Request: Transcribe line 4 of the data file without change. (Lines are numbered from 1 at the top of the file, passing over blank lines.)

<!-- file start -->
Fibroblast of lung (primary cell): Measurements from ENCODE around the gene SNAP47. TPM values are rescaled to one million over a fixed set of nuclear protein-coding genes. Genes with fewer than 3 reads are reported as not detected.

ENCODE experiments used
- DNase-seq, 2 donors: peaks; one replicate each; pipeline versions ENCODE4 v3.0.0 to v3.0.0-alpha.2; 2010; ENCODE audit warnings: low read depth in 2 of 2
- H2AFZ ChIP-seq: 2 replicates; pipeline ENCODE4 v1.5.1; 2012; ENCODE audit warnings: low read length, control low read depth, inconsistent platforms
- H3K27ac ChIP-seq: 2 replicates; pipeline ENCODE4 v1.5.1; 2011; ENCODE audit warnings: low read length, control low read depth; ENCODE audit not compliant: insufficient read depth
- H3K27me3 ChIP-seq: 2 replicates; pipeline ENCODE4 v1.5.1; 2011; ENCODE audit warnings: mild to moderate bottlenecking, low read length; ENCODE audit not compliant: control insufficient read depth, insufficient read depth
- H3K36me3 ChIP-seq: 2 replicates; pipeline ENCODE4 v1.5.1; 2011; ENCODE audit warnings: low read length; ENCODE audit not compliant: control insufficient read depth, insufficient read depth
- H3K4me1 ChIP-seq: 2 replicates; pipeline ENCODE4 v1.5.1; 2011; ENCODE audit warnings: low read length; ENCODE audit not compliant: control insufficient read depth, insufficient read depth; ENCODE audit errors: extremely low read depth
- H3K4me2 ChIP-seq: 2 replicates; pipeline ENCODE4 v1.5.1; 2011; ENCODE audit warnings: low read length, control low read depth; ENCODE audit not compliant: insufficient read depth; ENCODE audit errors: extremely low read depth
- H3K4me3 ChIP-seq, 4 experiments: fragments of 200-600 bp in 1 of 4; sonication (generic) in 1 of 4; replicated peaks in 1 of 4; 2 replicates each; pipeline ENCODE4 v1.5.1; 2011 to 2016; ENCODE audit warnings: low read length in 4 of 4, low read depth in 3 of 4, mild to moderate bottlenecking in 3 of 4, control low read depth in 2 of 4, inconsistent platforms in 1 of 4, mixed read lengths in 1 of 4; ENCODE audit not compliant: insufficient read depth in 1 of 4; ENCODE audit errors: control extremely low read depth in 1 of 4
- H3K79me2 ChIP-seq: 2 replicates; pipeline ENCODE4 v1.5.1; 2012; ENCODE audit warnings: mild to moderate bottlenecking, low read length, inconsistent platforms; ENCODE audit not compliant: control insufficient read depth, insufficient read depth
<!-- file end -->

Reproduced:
- H2AFZ ChIP-seq: 2 replicates; pipeline ENCODE4 v1.5.1; 2012; ENCODE audit warnings: low read length, control low read depth, inconsistent platforms